There’s been a hole in Sunday night programming since the end of the Breaking Bad. Vince Gilligan shows that he’s still got a unique story to tell with Better Call Saul and he certainly delivered in the two night premiere this week. Our favorite smarmy lawyer is back but this time we get to see the origins of Saul Goodman (Bob Odenkirk) and exactly how he broke bad himself.
The first few scenes seems to paint a bleak picture of what happens to Saul after the events of Breaking Bad. Instead of a job in the meth cooking empire, he’s got a job baking cinnamon rolls for Cinnabon. He’s paranoid and always looking over his shoulder to see if someone is after him. He watches a commercial for his law practice and reminisces about the old day. Those were the good ol’ days.
Before he was Saul Goodman, Saul’s name was James McGill or Jimmy. He was a public defender and although he’s not the most honest lawyer, he works hard. He’s just unable to secure any clients of his own and has a small office/home in the back of a nail shop.
He looks up to his brother, Chuck (Michael McKean), who was a named partner in a big law firm, Hamlin, Hamlin & McGill. It’s not exactly clear what happened to him but he’s not really practicing law but living off the grid at his home, in fear of electromagnetism and demands anyone enterting his home to “ground” themselves by placing cell phones and car keys outside.
Jimmy’s been trying to get the firm to give buy his brother out of the firm but they continue to send checks and keep Chuck’s old secretary on the payroll. They say that they’re doing it in hopes that Chuck will get better and return. Even Chuck has that belief but Jimmy is wary that the firm wants to push his brother out slowly without the big payday that he’s owed.
After literally crashing into two twins scammers who tries to cheat Jimmy out of $500 for jumping onto his windshield, he comes up with a scheme to get new business. Mainly the business of a couple whose husband is the County treasurer and been accused of embezzlement. He met with the couple before they decided to go with a bigger law firm, namely HHM, to represent them. The twins screw up and crash into an old lady who happens to the son of one of our first baddies on Breaking Bad, Tuco Salamanca (Raymond Cruz).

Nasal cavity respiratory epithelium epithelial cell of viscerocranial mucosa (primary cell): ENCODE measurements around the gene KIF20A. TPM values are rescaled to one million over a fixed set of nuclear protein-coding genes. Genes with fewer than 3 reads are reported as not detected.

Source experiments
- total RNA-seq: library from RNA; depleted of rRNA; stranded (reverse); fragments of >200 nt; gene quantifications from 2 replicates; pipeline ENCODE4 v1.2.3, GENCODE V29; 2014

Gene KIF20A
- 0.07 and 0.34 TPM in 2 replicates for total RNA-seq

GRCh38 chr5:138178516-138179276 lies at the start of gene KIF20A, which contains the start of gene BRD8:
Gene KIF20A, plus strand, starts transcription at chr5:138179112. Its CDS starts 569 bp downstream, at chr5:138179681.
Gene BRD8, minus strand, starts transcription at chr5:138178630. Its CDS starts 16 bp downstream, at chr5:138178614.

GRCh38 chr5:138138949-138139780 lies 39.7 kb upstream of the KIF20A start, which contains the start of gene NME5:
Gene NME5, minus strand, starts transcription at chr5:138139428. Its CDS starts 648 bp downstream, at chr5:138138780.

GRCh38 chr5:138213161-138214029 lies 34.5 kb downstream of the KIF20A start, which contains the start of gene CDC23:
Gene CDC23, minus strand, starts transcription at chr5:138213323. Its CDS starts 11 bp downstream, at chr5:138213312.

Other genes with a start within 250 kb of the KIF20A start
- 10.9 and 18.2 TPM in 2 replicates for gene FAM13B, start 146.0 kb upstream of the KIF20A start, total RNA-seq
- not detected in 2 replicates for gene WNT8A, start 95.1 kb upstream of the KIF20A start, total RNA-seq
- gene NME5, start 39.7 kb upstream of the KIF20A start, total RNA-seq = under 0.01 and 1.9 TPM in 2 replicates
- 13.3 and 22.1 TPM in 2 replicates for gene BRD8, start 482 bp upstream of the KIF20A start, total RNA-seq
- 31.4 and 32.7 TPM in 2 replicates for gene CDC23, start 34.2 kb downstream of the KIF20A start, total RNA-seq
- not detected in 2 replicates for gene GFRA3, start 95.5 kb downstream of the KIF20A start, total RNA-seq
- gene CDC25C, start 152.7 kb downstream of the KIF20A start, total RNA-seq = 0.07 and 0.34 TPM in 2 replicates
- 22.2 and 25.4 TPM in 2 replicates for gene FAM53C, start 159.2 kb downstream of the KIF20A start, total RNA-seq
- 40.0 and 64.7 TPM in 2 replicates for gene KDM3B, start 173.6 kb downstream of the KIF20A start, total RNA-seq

He’s sweet to his grandmother but we all know what a menacing force he is. The twins mistakenly call his grandmother “biz-natch” and Tuco shows them exactly how he feels about it. That’s when Jimmy shows up at the front door.
Jimmy does some fancy lawyeringthat seems to sway Tuco into believing him until the tied up twins narc on him. He’s already called up his buddy, Nacho Varga (Michael Mando), to bring by a van so they could take the trio out to the desert but Nacho is pretty smart. Tuco is concerned that Jimmy might be some kind of an FBI agent and in order to prevent his fingers from being cut off Jimmy says that he is. Nacho call his out on the b.s. and asks what business the crew is in so Jimmy recants and says that he’s just a lawyer and that he was trolling for business but there was a case of mistaken identity.
Tuco agrees to let Jimmy go but not the twins. They did call his abuelita “biz-natch” after all. Jimmy can’t stand just walking away and argues the twins case in front of a different kind of judge. He gives Tuco the best argument he can give for not killing them. He talks Tuco down from murder to just breaking one of their legs each, afterwards rushing them both to the hospital and paying for the bill.
Days later, Nacho shows up at his office with a proposition. He plans to ripoff the couple himself and give Jimmy a 10 percent finder’s fee for figuring out where the money is. Jimmy refuses, after all, he’s “a lawyer, not a criminal” but Nacho isn’t willing to take no for an answer just yet. He writes down his number for when Jimmy figures things out.
And there we have the set up for what seems to be the season long arc. In many ways, the show seems familiar to Breaking Bad. The New Mexico scenery, the cast of characters, the thoughtful camera angles and the dark humor but I’m pretty confident that this show will stand on its own. We’ve already seen that Jimmy’s motivation is money and that’s probably what drives him towards the Cinnabon conclusion. I think that’s the thing that worries most fans of Breaking Bad. You know what the conclusion is but the show has proven, at least so far, that the journey there will be an interesting one. Like, how the hell does Mike Erhmantraut (Jonathan Banks) go from being an enforcer at the courthouse parking lot to the fixer we know on Breaking Bad.